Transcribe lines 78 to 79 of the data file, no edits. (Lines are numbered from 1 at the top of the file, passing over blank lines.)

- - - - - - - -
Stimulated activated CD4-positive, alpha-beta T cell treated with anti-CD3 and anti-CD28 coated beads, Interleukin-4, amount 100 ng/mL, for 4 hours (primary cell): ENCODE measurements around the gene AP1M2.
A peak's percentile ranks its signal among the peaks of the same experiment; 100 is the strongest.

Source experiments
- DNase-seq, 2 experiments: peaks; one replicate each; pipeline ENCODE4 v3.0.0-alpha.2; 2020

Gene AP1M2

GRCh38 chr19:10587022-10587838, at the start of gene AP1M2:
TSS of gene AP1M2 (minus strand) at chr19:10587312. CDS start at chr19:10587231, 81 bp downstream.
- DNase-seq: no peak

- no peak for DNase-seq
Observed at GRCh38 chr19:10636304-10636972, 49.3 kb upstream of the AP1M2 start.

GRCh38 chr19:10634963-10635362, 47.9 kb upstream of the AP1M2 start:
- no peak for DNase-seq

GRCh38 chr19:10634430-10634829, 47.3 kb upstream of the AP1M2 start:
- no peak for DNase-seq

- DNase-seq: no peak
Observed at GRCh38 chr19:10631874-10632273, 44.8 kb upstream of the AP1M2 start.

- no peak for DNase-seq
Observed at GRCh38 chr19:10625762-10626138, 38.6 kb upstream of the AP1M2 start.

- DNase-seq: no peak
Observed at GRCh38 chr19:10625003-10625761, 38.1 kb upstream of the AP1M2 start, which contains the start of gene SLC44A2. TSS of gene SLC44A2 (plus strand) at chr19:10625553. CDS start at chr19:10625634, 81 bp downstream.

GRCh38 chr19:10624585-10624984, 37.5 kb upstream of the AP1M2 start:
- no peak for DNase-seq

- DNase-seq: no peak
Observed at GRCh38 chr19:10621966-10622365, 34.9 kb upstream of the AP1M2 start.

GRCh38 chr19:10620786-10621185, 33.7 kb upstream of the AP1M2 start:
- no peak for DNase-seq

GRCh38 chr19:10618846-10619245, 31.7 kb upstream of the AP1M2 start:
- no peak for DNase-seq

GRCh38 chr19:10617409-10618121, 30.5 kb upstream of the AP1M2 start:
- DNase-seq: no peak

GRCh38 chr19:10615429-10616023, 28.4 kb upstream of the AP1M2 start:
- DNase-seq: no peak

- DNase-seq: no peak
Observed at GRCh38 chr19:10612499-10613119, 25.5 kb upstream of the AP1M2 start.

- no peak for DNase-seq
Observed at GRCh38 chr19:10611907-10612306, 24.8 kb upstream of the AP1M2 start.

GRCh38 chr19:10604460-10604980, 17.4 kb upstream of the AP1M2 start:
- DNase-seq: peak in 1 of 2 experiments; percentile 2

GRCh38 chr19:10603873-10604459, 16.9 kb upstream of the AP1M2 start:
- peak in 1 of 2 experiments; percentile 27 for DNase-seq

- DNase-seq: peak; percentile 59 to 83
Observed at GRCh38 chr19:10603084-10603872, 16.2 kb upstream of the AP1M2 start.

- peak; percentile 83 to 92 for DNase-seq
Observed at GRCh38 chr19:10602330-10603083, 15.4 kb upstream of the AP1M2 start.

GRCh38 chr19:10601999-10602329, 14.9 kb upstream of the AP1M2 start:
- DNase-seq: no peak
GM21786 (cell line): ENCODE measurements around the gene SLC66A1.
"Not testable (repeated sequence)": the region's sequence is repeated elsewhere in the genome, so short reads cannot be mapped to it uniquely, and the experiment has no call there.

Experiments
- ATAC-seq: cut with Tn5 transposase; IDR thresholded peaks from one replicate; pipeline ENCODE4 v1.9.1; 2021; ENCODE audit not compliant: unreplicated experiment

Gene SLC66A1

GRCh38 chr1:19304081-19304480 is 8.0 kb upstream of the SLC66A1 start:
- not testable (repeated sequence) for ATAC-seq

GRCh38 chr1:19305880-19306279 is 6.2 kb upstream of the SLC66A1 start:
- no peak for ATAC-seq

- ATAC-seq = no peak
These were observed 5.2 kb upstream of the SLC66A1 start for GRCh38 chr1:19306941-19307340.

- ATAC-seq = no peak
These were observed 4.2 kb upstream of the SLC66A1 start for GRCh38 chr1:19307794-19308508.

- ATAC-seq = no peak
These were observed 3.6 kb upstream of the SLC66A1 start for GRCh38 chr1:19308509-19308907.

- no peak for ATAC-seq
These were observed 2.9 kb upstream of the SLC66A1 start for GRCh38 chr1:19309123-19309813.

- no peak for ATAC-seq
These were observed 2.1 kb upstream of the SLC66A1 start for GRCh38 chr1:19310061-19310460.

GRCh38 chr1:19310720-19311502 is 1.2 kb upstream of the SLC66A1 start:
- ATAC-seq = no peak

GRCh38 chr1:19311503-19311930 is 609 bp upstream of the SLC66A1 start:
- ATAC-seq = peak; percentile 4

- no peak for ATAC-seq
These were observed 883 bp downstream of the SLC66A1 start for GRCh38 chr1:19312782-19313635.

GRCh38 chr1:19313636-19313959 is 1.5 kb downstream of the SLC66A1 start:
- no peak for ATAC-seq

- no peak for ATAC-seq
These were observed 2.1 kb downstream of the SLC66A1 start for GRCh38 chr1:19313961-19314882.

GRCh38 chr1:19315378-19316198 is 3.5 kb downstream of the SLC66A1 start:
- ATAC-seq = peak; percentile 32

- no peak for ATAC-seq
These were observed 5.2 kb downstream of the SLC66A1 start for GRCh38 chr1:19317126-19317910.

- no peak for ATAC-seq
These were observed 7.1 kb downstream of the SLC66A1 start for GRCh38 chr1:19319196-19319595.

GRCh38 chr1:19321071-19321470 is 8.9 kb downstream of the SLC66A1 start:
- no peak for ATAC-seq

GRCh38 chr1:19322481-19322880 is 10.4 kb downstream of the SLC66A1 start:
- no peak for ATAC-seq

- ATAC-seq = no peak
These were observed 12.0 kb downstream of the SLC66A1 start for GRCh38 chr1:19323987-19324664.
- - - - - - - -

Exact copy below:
- no peak for ATAC-seq
These were observed 5.2 kb downstream of the SLC66A1 start for GRCh38 chr1:19317126-19317910.